Footballer and rheumatoid arthritis

by Nathan Wei, MD, FACP, FACR

Nathan Wei is a nationally known board-certified rheumatologist and author of the Second Opinion Arthritis Treatment Kit. It's available exclusively at this website... not available in stores.

Click here: Second Opinion Arthritis Treatment Kit

Football, or soccer, as it is called in the United States is a rigorous sport that requires superb conditioning.

While there is no firm relationship between it and rheumatoid arthritis there is data linking it to the development of other conditions.

Football players can play their sport despite having rheumatoid arthritis. My son developed juvenile ankylosing spondylitis, a close cousin to rheumatoid arthritis, at the age of ten. He was playing with a travel soccer team but eventually had to leave the team because he was not performing well as a result of his disease. However, after a period of time he was seen by an excellent pediatric rheumatologist and was placed on a biologic medicine which got him into remission. He was able to continue soccer at a fairly high level until college when he decided to play rugby instead.

As one might imagine, another type of arthritis, osteoarthritis, is associated with having played football at the highest level.

Br J Sports Med 2000; 34:332-336
© 2000 the British Journal of Sports Medicine

Long term health impact of playing professional football in the United Kingdom

Andy P Turner, Julie H Barlow and Christian Heathcote-Elliott

Psychosocial Research Centre, School of Health and Social Sciences, Coventry University, United Kingdom

Objective—To describe the long term impact of football on the health related quality of life (HRQL) of former professional footballers in the United Kingdom.

Method—A cross sectional survey gathered data from 284 former professional players. Respondents reported medical treatments, osteoarthritis (OA) diagnosis, other morbidity, disability status, and work related disability since their football career. The EuroQol (EQ-5D) and global health rating scales were selected to assess HRQL.

Results—Medical treatment for football related injuries was a common feature, as was OA, with the knee being the most commonly affected joint. Respondents with OA reported poorer HRQL compared with those without OA. As with medical treatments and problems on each of the five EQ-5D dimensions (pain, mobility, usual activities, anxiety/depression, self care), frequency of disability and work related disability were higher among respondents with OA than those without.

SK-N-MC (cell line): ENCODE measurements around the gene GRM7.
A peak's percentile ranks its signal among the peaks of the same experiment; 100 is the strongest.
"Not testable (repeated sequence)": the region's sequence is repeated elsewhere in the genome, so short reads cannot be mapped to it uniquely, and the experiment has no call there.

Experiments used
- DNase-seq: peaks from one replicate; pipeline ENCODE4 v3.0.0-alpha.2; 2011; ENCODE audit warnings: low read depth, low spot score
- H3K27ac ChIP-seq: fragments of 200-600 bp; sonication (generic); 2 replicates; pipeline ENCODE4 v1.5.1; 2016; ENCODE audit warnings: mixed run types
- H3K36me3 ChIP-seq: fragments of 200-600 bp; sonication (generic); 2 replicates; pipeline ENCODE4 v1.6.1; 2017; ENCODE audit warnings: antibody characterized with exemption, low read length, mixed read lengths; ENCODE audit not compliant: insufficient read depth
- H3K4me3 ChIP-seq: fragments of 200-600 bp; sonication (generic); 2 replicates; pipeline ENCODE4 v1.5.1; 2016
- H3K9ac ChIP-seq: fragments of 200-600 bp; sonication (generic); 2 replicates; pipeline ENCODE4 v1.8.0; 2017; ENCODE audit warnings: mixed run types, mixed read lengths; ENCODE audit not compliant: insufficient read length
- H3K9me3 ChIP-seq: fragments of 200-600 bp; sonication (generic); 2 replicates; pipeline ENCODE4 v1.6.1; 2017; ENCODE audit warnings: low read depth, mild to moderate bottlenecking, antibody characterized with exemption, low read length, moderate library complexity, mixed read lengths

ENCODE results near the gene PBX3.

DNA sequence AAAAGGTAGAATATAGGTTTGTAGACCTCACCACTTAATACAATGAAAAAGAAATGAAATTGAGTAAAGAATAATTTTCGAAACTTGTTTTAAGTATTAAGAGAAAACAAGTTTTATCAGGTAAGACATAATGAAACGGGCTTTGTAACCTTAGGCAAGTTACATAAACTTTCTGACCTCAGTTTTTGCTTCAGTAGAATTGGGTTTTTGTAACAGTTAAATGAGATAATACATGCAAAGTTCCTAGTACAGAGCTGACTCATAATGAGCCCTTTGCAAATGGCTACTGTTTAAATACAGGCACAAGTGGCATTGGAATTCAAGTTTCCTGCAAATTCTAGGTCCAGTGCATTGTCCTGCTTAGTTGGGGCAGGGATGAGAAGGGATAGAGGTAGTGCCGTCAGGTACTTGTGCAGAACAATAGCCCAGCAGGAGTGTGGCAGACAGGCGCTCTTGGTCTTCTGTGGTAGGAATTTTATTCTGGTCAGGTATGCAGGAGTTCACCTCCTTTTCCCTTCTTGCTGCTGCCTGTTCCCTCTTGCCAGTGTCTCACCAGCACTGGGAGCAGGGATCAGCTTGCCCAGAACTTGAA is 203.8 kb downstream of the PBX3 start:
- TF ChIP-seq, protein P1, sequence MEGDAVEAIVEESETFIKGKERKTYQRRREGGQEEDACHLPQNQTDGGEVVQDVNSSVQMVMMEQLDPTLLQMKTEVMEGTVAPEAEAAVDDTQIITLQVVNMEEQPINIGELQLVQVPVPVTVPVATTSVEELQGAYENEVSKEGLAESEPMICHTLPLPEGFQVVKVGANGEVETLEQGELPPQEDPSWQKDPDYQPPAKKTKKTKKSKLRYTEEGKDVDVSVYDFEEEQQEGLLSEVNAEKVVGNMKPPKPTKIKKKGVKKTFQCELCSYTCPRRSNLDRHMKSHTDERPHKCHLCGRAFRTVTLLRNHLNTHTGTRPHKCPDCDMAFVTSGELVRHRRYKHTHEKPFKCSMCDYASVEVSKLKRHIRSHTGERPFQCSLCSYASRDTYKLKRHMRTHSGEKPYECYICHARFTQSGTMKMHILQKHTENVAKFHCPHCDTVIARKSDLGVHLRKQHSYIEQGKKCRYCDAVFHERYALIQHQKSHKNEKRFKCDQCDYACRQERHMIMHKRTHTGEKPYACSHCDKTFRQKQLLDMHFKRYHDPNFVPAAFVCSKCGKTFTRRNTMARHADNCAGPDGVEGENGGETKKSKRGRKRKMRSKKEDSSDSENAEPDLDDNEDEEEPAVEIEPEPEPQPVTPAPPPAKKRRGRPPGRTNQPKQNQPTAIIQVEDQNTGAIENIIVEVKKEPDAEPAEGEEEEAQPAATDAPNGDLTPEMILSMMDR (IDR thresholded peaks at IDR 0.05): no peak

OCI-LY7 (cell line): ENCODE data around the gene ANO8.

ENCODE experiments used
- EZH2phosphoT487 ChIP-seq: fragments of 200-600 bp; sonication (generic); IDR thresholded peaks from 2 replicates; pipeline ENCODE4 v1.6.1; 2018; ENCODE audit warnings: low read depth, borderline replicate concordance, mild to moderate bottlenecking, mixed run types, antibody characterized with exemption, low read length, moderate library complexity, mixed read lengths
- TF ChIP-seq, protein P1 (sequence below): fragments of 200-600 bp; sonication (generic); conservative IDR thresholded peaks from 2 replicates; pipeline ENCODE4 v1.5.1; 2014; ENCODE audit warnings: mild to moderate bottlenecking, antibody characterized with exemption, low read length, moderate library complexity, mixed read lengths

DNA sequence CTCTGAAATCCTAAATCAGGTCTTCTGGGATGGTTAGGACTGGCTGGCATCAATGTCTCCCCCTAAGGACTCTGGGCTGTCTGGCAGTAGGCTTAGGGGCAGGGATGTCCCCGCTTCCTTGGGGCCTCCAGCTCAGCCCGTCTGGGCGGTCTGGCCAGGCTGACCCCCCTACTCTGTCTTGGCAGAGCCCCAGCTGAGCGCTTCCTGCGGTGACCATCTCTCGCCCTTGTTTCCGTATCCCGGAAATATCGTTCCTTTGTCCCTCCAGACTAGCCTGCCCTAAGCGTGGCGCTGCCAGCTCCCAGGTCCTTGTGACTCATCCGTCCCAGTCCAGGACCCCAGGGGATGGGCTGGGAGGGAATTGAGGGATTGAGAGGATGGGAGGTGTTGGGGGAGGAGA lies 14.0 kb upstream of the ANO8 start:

Conclusion—This exploratory study suggests that playing professional football can impact on the health of United Kingdom footballers in later life. The development of OA was associated with poorer outcomes on all aspects of HRQL.

Rheumatology Volume 13 Number 3, pp 141-147
© 1974 British Society for Rheumatology

Comparative study of ibuprofen and aspirin in soft tissue injuries

David S. Muckle

Accident Service, Radeliffe Infirmary Oxford

A double-blind trial of ibuprofen (Brufen) and aspirin was carried out in 60 soft-tissue injuries to the lower limb in a small group of rigorously supervised professional footballers. Ibuprofen significantly reduced the period and severity of pain (p<0.01) and allowed training on average two days earlier than the controls taking aspirin (p<0.001). Players were also able to reach match fitness earlier with ibuprofen (p<0.01). The possible action and use of anti-inflammatory agents given immediately after soft-tissue trauma are discussed.

Periostitis of the Upper Extremity: A Report of 2 Cases and Literature Review.

Clinical Orthopaedics & Related Research. (324):222-226, March 1996.
Meese, Michael A. MD; Sebastianelli, Wayne J. MD


Periostitis in the athlete is a common overuse clinical entity often found in the lower extremity. An analogous overuse syndrome also may occur in the upper extremity. These 2 case reports describe the history, physical findings, radiographic changes, and treatment for periostitis of the upper extremity rarely seen in the athletic population.

(C) Lippincott-Raven Publishers.

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